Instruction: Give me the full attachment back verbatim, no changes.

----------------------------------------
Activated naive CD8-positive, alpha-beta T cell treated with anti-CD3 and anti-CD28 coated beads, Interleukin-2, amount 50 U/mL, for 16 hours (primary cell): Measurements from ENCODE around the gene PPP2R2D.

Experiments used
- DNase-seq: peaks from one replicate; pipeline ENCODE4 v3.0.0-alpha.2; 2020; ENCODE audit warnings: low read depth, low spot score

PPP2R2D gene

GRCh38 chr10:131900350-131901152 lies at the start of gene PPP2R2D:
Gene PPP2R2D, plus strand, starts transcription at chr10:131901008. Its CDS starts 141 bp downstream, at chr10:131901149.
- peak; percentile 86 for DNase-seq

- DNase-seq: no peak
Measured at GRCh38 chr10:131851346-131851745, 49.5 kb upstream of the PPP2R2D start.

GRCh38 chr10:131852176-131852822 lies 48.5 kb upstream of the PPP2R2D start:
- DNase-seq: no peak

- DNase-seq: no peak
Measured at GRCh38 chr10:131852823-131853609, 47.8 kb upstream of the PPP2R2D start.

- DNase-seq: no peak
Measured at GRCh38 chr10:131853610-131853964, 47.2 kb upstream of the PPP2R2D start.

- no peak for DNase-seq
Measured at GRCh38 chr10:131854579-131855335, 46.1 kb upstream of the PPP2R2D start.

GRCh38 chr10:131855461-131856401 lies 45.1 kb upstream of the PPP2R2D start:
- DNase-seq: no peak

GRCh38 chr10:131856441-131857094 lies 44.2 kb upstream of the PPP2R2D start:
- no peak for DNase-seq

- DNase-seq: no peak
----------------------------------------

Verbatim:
Activated naive CD8-positive, alpha-beta T cell treated with anti-CD3 and anti-CD28 coated beads, Interleukin-2, amount 50 U/mL, for 16 hours (primary cell): Measurements from ENCODE around the gene PPP2R2D.

Experiments used
- DNase-seq: peaks from one replicate; pipeline ENCODE4 v3.0.0-alpha.2; 2020; ENCODE audit warnings: low read depth, low spot score

PPP2R2D gene

GRCh38 chr10:131900350-131901152 lies at the start of gene PPP2R2D:
Gene PPP2R2D, plus strand, starts transcription at chr10:131901008. Its CDS starts 141 bp downstream, at chr10:131901149.
- peak; percentile 86 for DNase-seq

- DNase-seq: no peak
Measured at GRCh38 chr10:131851346-131851745, 49.5 kb upstream of the PPP2R2D start.

GRCh38 chr10:131852176-131852822 lies 48.5 kb upstream of the PPP2R2D start:
- DNase-seq: no peak

- DNase-seq: no peak
Measured at GRCh38 chr10:131852823-131853609, 47.8 kb upstream of the PPP2R2D start.

- DNase-seq: no peak
Measured at GRCh38 chr10:131853610-131853964, 47.2 kb upstream of the PPP2R2D start.

- no peak for DNase-seq
Measured at GRCh38 chr10:131854579-131855335, 46.1 kb upstream of the PPP2R2D start.

GRCh38 chr10:131855461-131856401 lies 45.1 kb upstream of the PPP2R2D start:
- DNase-seq: no peak

GRCh38 chr10:131856441-131857094 lies 44.2 kb upstream of the PPP2R2D start:
- no peak for DNase-seq

- DNase-seq: no peak